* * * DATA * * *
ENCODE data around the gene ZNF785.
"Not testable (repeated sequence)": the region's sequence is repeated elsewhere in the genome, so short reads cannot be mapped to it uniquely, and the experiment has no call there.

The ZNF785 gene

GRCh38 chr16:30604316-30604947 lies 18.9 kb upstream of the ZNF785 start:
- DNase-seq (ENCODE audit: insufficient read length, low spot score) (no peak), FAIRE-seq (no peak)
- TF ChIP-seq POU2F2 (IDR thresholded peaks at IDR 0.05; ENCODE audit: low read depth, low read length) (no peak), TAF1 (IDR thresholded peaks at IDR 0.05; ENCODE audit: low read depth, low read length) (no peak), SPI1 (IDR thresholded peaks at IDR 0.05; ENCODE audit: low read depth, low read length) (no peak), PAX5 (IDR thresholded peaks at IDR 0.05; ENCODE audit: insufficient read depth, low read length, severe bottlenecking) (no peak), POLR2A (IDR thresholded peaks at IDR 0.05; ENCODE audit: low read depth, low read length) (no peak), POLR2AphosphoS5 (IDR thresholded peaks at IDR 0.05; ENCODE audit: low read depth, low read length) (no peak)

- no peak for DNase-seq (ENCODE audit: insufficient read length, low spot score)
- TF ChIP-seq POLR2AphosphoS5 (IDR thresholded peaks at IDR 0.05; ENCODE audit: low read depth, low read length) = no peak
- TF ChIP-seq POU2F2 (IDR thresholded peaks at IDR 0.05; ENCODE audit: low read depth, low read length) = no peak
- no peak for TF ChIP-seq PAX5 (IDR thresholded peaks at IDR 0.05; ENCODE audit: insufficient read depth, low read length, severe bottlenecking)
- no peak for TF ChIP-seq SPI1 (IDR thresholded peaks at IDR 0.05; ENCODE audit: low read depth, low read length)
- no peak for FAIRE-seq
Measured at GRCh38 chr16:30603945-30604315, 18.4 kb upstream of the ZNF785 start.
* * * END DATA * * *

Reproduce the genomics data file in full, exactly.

ENCODE data around the gene ZNF785.
"Not testable (repeated sequence)": the region's sequence is repeated elsewhere in the genome, so short reads cannot be mapped to it uniquely, and the experiment has no call there.

The ZNF785 gene

GRCh38 chr16:30604316-30604947 lies 18.9 kb upstream of the ZNF785 start:
- DNase-seq (ENCODE audit: insufficient read length, low spot score) (no peak), FAIRE-seq (no peak)
- TF ChIP-seq POU2F2 (IDR thresholded peaks at IDR 0.05; ENCODE audit: low read depth, low read length) (no peak), TAF1 (IDR thresholded peaks at IDR 0.05; ENCODE audit: low read depth, low read length) (no peak), SPI1 (IDR thresholded peaks at IDR 0.05; ENCODE audit: low read depth, low read length) (no peak), PAX5 (IDR thresholded peaks at IDR 0.05; ENCODE audit: insufficient read depth, low read length, severe bottlenecking) (no peak), POLR2A (IDR thresholded peaks at IDR 0.05; ENCODE audit: low read depth, low read length) (no peak), POLR2AphosphoS5 (IDR thresholded peaks at IDR 0.05; ENCODE audit: low read depth, low read length) (no peak)

- no peak for DNase-seq (ENCODE audit: insufficient read length, low spot score)
- TF ChIP-seq POLR2AphosphoS5 (IDR thresholded peaks at IDR 0.05; ENCODE audit: low read depth, low read length) = no peak
- TF ChIP-seq POU2F2 (IDR thresholded peaks at IDR 0.05; ENCODE audit: low read depth, low read length) = no peak
- no peak for TF ChIP-seq PAX5 (IDR thresholded peaks at IDR 0.05; ENCODE audit: insufficient read depth, low read length, severe bottlenecking)
- no peak for TF ChIP-seq SPI1 (IDR thresholded peaks at IDR 0.05; ENCODE audit: low read depth, low read length)
- no peak for FAIRE-seq
Measured at GRCh38 chr16:30603945-30604315, 18.4 kb upstream of the ZNF785 start.